In this series of posts, I want to share some basic architectural concepts about possible anatomy of a distributed database with a shared-nothing architecture.
You can see how to leverage Apache BookKeeper features to resolve most of the challenges that come into play in a distributed system.
In the end, you can learn how this architecture has been adopted in HerdDB, a distributed embeddable SQL database written in Java.
Let’s start from a high-level view of what we want to build and what properties are we requiring.
This list sounds pretty generic and there are several ways of designing systems with such capabilities.
In order to make it more concrete, let’s create a concrete scenario:
In order to support the ACID (Atomicity, Consistency, Isolation, Durability) semantics, databases use write-ahead logging.
Let’s assume that a database stores a copy of a table in local volatile memory (RAM). When a client requests a write (like an UPDATE operation), the database ‘logs’ the action to persistent storage and writes a new value for the record to the log (WAL).
When the storage acknowledges the write (fsync), the change is applied to the in-memory copy of the table.Then the storage acknowledges the result to the client. As soon as we update the in-memory copy, other clients are able to read the new value.
In the example above, the table starts empty, then we have a first write operation, INSERT (record1), that happens at LSN (log sequence number) 1. Our table now contains record1. Then we log at LSN2 another modification, INSERT (record2), now the table contains record1 and record2, then we log a DELETE (record1) at LSN3, and the table holds only record2.
When the server restarts, it performs a recovery operation, reading all of the logs and reconstructing the contents of the table, so we end up in having only record2 in the table.
If a value is on the log, we are sure that it won’t be lost and any client that reads such value before any restart event are able to read again the same value.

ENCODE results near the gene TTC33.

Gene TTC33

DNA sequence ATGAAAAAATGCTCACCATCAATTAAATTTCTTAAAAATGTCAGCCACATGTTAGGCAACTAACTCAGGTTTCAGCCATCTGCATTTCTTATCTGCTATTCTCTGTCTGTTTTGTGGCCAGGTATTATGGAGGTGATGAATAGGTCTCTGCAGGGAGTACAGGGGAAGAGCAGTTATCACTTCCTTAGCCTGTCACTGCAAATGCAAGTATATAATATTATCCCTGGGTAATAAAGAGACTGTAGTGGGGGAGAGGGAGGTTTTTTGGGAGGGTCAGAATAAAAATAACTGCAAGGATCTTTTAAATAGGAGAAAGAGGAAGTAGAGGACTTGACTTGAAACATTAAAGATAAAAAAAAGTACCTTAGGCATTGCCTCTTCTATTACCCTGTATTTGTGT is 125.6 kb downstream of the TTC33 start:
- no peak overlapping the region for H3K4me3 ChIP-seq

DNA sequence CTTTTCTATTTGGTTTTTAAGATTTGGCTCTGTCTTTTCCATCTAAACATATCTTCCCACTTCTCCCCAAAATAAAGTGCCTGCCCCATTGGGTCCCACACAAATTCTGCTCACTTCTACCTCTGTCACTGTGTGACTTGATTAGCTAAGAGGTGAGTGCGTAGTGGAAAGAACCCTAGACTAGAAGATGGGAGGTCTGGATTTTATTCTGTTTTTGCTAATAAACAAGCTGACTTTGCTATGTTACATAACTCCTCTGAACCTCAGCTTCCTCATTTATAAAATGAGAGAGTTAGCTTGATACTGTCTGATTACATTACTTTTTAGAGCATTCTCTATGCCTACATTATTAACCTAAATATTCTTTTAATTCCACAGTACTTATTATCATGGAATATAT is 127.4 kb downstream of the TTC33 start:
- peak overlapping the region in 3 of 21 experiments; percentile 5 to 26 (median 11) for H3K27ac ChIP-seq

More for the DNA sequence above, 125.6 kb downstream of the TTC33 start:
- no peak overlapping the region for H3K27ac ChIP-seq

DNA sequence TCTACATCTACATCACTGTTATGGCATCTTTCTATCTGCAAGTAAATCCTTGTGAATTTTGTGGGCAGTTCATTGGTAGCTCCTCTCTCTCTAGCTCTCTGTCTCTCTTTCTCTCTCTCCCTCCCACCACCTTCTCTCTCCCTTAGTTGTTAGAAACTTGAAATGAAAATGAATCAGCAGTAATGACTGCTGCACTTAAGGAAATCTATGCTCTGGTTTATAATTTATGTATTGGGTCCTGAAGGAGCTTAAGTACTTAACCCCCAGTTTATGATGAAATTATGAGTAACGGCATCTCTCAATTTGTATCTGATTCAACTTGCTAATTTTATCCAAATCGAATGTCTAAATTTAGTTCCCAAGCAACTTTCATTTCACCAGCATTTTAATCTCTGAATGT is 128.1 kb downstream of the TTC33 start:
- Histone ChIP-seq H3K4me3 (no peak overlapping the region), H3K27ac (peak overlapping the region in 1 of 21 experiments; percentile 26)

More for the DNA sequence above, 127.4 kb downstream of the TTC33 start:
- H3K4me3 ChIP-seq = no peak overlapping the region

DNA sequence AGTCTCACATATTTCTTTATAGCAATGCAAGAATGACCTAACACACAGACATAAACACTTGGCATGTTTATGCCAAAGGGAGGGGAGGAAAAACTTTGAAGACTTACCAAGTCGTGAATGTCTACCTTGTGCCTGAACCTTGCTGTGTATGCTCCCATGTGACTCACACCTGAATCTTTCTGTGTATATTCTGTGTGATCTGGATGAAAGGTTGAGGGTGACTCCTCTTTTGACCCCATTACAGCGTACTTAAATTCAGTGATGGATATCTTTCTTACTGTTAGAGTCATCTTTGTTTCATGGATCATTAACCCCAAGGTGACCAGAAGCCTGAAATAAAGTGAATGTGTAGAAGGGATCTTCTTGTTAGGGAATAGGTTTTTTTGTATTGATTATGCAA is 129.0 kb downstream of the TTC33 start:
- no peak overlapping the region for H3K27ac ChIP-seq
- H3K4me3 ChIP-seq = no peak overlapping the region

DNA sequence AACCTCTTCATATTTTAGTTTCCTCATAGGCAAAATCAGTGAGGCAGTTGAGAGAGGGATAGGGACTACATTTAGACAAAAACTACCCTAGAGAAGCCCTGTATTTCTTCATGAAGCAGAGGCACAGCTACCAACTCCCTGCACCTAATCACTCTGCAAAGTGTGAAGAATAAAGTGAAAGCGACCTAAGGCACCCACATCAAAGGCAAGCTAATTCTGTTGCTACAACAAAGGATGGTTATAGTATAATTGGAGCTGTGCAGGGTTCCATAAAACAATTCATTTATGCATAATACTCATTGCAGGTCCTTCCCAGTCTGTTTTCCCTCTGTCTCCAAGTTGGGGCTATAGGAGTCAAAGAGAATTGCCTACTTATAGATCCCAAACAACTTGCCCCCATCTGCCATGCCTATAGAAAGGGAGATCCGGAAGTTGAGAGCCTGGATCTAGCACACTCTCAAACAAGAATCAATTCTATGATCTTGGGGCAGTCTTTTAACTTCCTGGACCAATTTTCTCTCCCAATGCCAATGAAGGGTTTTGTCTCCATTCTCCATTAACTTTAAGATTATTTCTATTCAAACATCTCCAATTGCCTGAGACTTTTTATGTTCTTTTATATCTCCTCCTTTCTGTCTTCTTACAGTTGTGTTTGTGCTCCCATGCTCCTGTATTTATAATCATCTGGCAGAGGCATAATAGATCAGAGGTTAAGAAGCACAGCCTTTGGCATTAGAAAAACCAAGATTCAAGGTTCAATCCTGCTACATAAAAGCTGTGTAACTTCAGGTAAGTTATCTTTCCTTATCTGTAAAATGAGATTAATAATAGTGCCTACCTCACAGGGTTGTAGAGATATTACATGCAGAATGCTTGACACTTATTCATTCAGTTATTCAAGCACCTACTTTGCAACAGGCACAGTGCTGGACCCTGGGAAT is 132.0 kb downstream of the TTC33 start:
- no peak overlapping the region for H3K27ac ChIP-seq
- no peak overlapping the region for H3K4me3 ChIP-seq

This could not happen if we had applied the change in memory before writing to the log.
Please note that only operations that alter the contents of the table are written to the write-ahead log: we aren’t logging reads.
You can always reconstruct the contents of the table from the log, but you cannot store an infinite log, so it comes the time for the log to be truncated. In order to release space, this operation is usually called a checkpoint.
When your database performs a checkpoint, it flushes on durable storage the contents of the table at a given LSN.
Now that we have persisted durably the table at LSN3, we can save resources and drop the part of the log from LSN1 to LSN3. Therefore when the server performs recovery, it has only to replay LSN4, and this in turn allows a faster start up sequence.
Where are you storing the contents of the table during the checkpoint ? You can have several strategies, for instance, you can store the contents on some local disk (remember to fsync). But if the contents of the table are really small in respect to the number of writes to the WAL (so you have many changes on the same little set of records), you can think about dumping the contents of the table to the WAL itself.
A replicated state machine is an entity, in this case the table, that is at a given state (the contents of the table) at given time (log sequence number) and the sequence of changes to the state is the same over a set of interconnected machines, so eventually each machine holds the same state.
Whenever you change one record on a machine, you must apply the same change on every other copy.
We need a total order of the changes to the state of the machine, and our write-ahead log is perfect for this purpose.
In our architecture, only one node is able to change the state of the system, that is to alter the contents of the table: let’s call this one the leader.
Every node has a copy of the entire table in memory. When a write occurs, it is written to the WAL and then it is made visible to clients for reads.
Other non leader nodes, the followers, tail the log, it continuously reads the changes from the log, exactly in the same order as they are issued by the leader.
Followers apply every change to their own local copy, this way they will see the same history for the table.
It is also important that every change is applied by the follower only after the same change has been acknowledged by the WAL, otherwise, followers would be in the future in respect to the leader.
Apache BookKeeper is the write-ahead log we need: it is durable and distributed. It doesn’t need shared disks or remote storages, guarantee a total order of the items, and support fencing. In the next posts, I will show you how Apache Bookkeeper guarantees fulfills our needs.